Dairy Financial Times
by Danielle Emel
You may find yourself in financial ruin following 2009’s devastating year for the dairy industry. With the losses you will carry forward from 2009, you may assume it could be some time before you will need to worry about giving Uncle Sam another penny.
You could be mistaken. Lurking in the shadows of our complicated tax code are tax laws waiting for your circumstances to fall within their requirements.
Income from this year, in conjunction with losses from last year, could create a tax liability even if your losses from 2009 are greater than the taxable income you generate this year. I’ll explain how.
Self-employed individuals essentially pay three types of taxes.
These taxes include:
1. Income tax (including capital gains)
2. Self-employment tax (roughly 15% on the first $106,800 of income and nearly 3% on the remainder)
3. State tax (up to 10% in many states)
Not what you think
You may think you will avoid all of these taxes with your extensive losses from 2009, but think again. A net operating loss cannot be used against future self-employment income (number 2 above), and in some cases, state taxable income.
Let’s look at an example of what you could pay in taxes over a two year period despite significant losses in the first year:
Year 1 – Your taxable loss: $1,000,000.
Year 2 – Your taxable income: $750,000.
Net loss over 2-year period: $250,000
No tax would be due for the first year under this example. However, in the second year you have lost any benefit you would have received from self employment losses from the prior year. You stand to pay self-employment tax of about $35,000 for that second year.
More to consider
Almost all states impose their own income tax. Some states choose not to conform to all federal tax laws. For example, the state of California has suspended net operating loss deductions for large businesses, or those businesses with over $500,000 of net business income. In California, the operating loss from our example would not be allowed for state purposes, leaving $750,000 of taxable income subject to almost 10% of state tax.
In the example above you realize a $250,000 loss over a two year period could easily cost a dairy producer more than $100,000 in tax!
Possible new taxes
Unlike the federal government, states do not realize as many opportunities to borrow money. States look for other ways to finance their spending and potential new state taxes pose significant problems for taxpayers in the coming years. Oregon recently passed a gross receipts tax. This creates a tax liability for a business even if its gross revenues were the same as its expenses, and it is highly likely other states will follow suit.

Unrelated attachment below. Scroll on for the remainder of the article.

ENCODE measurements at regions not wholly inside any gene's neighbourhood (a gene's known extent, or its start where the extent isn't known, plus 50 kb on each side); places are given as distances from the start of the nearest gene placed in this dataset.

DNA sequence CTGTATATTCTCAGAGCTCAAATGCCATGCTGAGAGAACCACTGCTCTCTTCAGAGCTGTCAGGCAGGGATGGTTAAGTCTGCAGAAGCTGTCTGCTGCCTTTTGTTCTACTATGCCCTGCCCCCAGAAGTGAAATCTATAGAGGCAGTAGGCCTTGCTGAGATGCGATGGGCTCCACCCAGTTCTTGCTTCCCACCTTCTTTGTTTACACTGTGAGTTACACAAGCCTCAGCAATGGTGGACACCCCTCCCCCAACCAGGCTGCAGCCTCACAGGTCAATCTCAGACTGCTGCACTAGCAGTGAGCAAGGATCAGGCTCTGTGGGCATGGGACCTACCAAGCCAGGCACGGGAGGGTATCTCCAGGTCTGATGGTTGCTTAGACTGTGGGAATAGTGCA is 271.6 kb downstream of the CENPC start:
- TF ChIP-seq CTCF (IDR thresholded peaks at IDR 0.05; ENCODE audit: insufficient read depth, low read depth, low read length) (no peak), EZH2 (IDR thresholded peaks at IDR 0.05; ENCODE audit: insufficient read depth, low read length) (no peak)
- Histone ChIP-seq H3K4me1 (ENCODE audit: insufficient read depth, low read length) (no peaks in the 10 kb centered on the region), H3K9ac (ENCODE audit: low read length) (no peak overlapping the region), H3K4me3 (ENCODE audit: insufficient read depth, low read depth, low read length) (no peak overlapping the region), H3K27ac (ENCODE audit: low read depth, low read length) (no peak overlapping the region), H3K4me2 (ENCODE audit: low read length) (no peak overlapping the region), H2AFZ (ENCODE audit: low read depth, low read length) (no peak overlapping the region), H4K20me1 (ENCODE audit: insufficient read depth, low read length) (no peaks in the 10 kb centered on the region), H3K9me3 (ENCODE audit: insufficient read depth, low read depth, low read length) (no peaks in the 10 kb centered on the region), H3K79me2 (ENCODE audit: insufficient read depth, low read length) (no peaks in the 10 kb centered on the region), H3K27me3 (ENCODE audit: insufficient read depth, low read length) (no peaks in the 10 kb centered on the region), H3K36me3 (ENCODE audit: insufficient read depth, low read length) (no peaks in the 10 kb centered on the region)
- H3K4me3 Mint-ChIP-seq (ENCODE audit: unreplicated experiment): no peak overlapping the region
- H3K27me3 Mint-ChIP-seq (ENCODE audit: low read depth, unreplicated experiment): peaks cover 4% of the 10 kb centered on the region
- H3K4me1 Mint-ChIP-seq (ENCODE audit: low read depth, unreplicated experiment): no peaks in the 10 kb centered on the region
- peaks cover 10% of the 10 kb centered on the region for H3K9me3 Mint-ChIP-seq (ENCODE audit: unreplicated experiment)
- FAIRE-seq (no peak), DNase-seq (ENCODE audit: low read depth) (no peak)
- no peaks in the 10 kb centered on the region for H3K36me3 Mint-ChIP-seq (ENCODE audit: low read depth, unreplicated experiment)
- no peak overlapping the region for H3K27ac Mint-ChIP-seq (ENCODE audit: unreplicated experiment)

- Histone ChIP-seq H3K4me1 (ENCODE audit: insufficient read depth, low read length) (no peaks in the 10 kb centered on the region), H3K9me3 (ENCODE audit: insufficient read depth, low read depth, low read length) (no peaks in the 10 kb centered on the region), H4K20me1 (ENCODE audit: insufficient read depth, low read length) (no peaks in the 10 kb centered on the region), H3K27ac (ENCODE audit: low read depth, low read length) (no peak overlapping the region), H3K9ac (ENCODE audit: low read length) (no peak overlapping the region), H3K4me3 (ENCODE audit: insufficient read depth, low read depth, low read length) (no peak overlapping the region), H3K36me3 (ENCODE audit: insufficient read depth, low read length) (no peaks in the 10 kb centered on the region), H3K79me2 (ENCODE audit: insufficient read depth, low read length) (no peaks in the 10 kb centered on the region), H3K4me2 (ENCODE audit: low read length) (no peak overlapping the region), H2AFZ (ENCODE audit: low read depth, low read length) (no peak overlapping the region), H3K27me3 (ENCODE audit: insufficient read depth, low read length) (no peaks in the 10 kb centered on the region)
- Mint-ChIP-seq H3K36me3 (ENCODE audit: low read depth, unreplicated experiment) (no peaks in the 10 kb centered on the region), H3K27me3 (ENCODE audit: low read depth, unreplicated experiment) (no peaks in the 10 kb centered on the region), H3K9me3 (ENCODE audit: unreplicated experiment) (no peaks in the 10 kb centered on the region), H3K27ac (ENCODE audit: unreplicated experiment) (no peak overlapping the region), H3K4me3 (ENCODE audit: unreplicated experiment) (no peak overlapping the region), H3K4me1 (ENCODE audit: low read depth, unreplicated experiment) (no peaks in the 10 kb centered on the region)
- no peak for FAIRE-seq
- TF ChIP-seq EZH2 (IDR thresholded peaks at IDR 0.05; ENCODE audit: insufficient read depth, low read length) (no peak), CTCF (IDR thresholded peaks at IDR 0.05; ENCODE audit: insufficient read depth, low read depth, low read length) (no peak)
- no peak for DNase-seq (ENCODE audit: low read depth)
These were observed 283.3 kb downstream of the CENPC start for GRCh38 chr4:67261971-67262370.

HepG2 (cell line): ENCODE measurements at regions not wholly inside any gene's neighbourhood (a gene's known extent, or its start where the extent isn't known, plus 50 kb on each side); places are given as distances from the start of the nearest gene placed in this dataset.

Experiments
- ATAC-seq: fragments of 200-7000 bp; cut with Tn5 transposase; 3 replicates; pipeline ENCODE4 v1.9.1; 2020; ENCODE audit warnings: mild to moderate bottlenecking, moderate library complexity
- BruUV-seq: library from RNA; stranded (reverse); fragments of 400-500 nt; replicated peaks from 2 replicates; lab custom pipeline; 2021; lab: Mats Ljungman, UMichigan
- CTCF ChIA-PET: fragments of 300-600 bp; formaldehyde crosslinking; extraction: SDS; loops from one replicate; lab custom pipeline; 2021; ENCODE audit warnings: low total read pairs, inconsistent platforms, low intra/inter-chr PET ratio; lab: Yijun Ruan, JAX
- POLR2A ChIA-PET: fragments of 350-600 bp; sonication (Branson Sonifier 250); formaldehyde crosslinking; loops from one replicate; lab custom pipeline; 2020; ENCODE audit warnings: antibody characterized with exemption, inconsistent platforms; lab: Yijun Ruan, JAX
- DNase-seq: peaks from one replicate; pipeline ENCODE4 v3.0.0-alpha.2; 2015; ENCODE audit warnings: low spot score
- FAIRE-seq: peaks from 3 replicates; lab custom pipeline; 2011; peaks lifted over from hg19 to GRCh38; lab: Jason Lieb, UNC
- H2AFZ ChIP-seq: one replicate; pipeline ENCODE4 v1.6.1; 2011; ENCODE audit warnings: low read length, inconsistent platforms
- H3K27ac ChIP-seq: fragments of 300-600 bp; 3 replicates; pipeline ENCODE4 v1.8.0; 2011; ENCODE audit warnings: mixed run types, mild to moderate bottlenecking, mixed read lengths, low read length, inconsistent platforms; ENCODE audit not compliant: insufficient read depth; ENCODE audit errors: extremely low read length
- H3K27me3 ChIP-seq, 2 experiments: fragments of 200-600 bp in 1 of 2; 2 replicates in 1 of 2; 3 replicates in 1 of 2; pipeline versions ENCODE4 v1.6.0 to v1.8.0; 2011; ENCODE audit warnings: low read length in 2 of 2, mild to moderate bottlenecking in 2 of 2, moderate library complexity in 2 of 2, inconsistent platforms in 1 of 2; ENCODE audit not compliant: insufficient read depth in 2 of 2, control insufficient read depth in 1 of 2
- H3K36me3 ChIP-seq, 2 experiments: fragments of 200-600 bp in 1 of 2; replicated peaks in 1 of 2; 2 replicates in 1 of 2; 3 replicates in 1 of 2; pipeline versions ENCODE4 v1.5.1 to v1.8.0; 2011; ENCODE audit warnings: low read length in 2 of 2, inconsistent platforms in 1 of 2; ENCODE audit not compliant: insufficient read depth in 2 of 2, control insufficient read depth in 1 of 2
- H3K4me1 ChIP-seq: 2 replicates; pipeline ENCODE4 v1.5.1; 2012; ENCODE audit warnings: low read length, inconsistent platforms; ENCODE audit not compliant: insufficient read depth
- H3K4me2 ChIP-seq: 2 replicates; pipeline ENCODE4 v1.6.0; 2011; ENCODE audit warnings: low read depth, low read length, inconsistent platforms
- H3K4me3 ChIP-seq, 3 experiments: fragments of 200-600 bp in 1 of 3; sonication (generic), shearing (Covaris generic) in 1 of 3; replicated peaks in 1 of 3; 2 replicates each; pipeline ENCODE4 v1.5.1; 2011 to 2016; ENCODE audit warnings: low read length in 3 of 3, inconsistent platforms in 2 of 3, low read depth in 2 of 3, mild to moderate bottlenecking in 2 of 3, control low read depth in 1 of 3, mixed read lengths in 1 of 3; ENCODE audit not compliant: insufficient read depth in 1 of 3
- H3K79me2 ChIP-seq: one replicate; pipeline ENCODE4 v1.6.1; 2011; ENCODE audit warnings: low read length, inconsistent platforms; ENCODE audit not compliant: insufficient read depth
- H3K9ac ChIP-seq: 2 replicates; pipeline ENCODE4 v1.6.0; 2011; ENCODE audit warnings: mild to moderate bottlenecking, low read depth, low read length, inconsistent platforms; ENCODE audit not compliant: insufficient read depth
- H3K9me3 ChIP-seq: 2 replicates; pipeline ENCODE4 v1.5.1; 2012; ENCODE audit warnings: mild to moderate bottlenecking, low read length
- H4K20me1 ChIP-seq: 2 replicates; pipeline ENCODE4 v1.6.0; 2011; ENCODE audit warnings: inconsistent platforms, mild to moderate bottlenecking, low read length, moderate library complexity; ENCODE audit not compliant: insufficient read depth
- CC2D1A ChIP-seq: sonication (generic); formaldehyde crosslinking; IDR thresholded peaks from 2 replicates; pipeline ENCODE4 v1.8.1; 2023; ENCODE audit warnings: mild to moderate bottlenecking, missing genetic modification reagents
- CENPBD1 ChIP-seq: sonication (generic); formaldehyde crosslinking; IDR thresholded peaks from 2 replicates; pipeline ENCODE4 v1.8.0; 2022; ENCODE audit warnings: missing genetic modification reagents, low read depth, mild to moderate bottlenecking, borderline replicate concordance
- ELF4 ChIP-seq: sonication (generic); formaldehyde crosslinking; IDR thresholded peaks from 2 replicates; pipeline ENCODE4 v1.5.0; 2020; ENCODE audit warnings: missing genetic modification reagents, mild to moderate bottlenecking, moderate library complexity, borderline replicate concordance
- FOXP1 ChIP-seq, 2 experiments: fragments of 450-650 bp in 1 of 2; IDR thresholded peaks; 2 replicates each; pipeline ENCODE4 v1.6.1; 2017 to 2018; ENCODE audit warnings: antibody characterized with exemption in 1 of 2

As I write this article, Congress has yet to react to the repeal of the estate tax, which went into effect for 2010. Don’t presume you can escape an estate tax liability by dying this year. Along with the repeal of the estate tax was the elimination of step-up in basis. Step-up in basis is a key factor in determining the taxability of your estate to your heirs.
Previously, heirs inherited a new basis in assets they acquired from a decedent’s estate. The basis was “stepped-up” to the fair market value at the date of the decedent’s death, thus eliminating potential income taxes should heirs decide to sell those assets soon after they are inherited.
Under the new law, the value of your assets will be passed on to your heirs at the LESSER of your cost (or basis) or fair market value at the date of death. Lower basis is likely to result in a gain on the sale of inherited assets, and ultimately an income tax liability.
Congress will likely reinstate the estate tax AND make it retroactive. It will cost something to have your estate plan revised, especially when the estate tax is set to return in 2011. But a more costly risk could be to sit back and do nothing. Having your estate plan reviewed to ensure it provides flexibility for these possible and future conditions could bring you piece of mind in this unstable environment.
Under current tax laws, a loss in one year combined with less income in the next, will not equate to zero taxable income, and tax laws continue to change. Prudent business and tax planning continues to be as essential now as when times are good.
■ Danielle Emel, CPA and partner in Modesto, Calif., with Genske, Mulder & Co., LLP, a certified public accounting firm representing clients who produce 12% of the nation’s milk in 29 states. Danielle can be reached at 209-523-3573 or e-mail her at email@example.com